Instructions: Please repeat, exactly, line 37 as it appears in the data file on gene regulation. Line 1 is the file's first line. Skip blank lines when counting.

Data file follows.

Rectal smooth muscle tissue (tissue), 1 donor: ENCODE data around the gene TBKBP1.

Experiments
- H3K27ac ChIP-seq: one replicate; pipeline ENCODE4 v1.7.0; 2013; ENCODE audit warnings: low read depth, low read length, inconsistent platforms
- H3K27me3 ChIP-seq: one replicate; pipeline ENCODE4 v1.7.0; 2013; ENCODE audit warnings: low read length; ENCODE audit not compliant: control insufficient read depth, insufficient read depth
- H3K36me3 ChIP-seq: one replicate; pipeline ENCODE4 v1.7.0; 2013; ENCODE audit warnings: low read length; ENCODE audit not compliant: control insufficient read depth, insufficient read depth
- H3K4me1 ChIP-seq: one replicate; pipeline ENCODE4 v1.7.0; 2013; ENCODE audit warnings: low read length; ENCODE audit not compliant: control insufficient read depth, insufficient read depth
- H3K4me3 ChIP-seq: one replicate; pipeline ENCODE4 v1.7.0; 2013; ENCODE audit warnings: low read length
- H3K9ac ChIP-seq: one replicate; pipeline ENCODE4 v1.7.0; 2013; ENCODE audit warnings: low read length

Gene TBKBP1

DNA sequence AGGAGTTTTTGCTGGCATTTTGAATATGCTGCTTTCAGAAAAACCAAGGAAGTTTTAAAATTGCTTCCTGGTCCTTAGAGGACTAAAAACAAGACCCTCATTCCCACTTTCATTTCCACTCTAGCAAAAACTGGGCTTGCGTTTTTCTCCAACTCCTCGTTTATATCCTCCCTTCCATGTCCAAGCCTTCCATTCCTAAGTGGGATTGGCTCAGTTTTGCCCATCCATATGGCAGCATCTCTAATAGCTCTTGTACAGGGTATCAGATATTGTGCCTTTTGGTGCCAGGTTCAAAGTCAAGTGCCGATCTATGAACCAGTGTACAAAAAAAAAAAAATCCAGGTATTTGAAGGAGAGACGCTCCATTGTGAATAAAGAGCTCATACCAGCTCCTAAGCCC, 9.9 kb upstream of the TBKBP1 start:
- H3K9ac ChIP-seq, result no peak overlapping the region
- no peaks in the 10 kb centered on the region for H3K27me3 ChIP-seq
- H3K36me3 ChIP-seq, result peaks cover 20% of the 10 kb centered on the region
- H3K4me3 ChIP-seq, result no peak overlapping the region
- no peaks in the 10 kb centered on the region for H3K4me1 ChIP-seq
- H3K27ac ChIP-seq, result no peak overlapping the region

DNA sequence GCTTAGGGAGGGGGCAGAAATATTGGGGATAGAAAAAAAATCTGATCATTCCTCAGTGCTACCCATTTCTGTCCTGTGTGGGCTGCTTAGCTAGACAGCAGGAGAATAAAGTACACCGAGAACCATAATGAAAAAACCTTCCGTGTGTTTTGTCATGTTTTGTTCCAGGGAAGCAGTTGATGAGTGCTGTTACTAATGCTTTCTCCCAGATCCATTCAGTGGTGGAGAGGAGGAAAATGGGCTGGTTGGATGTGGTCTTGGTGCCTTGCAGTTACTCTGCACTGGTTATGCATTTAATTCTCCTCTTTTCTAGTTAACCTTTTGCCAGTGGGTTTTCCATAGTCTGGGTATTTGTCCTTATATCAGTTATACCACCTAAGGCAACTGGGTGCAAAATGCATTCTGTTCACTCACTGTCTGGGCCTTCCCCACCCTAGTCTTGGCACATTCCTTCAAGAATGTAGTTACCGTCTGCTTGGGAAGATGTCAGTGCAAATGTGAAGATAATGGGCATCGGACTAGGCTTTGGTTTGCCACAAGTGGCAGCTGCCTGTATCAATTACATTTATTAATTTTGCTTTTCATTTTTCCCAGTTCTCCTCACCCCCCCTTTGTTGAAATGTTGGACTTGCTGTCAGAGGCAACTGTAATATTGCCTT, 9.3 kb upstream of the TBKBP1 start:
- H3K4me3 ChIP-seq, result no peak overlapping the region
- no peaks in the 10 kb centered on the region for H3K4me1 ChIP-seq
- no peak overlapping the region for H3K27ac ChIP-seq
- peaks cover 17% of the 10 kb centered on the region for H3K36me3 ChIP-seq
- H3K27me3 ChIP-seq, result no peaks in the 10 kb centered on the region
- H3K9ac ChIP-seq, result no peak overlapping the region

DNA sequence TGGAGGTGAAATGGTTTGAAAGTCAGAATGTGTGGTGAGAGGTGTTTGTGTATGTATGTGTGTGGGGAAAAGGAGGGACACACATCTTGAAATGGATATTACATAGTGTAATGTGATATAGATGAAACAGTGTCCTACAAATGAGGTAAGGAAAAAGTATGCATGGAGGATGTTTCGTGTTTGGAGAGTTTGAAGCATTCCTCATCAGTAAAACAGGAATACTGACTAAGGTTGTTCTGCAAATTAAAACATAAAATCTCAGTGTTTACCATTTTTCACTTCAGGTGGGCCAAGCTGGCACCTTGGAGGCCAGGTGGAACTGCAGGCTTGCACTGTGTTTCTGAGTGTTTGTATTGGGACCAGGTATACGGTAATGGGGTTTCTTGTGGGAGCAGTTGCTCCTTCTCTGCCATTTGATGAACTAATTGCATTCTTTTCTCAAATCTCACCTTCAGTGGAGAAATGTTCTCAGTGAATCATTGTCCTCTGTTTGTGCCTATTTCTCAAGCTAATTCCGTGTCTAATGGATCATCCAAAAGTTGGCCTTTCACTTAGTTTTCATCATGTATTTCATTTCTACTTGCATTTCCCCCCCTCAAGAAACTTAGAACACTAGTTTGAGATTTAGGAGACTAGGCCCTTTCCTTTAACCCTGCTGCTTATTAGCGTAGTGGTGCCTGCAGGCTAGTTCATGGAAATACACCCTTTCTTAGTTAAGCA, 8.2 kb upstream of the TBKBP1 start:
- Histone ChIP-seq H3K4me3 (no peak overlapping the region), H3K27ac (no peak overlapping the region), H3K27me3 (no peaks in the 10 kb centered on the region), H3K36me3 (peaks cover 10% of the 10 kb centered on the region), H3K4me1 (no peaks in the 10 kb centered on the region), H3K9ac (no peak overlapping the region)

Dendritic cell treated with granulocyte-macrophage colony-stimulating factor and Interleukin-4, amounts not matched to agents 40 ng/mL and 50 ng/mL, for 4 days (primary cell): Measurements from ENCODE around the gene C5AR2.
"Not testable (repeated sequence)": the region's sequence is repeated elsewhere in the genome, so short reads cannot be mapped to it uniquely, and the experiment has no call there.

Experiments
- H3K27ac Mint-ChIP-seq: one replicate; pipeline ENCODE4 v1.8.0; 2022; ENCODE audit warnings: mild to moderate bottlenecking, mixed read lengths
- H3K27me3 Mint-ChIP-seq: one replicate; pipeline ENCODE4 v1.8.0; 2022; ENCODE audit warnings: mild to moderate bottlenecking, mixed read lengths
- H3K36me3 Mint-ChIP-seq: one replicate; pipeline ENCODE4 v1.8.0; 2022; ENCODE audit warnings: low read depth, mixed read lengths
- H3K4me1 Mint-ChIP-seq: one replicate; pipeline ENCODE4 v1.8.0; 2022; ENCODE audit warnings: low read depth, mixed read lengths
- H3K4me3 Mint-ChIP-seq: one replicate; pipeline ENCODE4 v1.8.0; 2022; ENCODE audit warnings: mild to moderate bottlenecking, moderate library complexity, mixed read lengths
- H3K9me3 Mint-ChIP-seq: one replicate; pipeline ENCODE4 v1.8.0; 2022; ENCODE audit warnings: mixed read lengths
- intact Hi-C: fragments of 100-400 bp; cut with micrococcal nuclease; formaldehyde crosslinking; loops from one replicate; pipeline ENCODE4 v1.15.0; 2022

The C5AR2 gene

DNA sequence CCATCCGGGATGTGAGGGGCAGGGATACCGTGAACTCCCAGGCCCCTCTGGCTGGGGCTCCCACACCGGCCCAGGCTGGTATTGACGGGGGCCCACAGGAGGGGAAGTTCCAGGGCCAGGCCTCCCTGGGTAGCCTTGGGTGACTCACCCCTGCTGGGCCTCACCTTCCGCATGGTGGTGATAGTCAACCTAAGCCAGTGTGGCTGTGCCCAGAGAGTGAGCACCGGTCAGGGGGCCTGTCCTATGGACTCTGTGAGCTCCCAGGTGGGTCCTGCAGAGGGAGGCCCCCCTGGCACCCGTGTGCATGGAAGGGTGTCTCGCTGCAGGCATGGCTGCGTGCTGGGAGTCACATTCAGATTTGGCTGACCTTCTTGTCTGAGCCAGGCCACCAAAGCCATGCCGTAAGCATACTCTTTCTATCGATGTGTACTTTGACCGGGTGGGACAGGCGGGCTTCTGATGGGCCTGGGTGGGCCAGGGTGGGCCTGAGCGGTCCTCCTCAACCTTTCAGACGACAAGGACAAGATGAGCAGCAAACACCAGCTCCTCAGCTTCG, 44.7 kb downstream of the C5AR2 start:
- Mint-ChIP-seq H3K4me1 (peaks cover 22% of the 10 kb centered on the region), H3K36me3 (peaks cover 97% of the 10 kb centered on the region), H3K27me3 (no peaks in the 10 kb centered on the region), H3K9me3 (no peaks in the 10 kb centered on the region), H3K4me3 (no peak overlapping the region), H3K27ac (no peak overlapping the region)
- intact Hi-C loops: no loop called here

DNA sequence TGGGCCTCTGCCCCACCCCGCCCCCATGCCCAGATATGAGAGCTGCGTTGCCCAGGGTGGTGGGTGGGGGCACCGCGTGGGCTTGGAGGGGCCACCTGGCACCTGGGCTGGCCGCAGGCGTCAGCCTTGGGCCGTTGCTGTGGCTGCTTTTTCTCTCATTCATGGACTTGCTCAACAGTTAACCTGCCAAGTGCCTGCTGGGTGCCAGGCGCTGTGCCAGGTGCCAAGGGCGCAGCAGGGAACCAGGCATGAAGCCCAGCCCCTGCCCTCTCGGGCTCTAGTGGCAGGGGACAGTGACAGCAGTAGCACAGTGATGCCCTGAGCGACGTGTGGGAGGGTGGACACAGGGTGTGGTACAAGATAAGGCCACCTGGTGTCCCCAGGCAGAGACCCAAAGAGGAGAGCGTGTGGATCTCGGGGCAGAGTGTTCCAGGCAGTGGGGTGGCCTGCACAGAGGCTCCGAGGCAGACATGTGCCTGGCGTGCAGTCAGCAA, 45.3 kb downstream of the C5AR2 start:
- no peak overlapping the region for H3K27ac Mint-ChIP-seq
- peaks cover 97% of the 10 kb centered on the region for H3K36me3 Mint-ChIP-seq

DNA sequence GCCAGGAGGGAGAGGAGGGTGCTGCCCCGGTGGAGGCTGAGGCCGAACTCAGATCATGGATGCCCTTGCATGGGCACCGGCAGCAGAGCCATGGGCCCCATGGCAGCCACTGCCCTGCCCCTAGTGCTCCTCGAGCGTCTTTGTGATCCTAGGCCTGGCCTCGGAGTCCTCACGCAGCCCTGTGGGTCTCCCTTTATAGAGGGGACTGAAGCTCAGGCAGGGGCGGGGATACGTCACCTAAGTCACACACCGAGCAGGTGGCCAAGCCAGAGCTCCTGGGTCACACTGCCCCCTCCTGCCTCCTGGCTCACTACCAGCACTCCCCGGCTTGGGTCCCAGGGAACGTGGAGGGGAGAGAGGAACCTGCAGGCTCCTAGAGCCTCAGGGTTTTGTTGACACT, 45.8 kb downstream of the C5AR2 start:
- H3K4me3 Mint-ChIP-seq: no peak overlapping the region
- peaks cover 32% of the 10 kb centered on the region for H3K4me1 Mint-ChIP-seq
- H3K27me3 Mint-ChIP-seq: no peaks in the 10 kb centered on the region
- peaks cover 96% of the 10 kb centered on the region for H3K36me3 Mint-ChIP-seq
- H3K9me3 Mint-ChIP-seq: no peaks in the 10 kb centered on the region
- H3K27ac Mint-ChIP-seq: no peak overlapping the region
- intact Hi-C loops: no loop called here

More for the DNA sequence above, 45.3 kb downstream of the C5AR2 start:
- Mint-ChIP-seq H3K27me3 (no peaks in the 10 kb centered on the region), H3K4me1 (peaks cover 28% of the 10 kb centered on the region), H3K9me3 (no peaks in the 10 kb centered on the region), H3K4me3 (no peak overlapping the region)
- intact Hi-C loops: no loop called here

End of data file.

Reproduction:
DNA sequence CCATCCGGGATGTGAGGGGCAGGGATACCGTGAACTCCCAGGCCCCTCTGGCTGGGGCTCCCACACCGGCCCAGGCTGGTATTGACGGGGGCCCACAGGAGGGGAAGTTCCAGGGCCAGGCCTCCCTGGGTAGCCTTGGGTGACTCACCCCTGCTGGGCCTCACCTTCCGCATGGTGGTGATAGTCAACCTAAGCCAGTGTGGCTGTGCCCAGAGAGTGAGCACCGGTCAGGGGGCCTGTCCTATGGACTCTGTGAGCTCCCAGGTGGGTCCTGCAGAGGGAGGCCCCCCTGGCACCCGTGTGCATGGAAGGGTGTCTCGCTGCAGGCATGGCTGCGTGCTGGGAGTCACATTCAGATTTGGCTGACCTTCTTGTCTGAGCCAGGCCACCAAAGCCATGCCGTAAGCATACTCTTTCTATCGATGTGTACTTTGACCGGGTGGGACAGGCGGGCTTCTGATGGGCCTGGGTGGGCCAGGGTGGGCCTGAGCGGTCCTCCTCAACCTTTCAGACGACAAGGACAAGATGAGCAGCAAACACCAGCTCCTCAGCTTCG, 44.7 kb downstream of the C5AR2 start: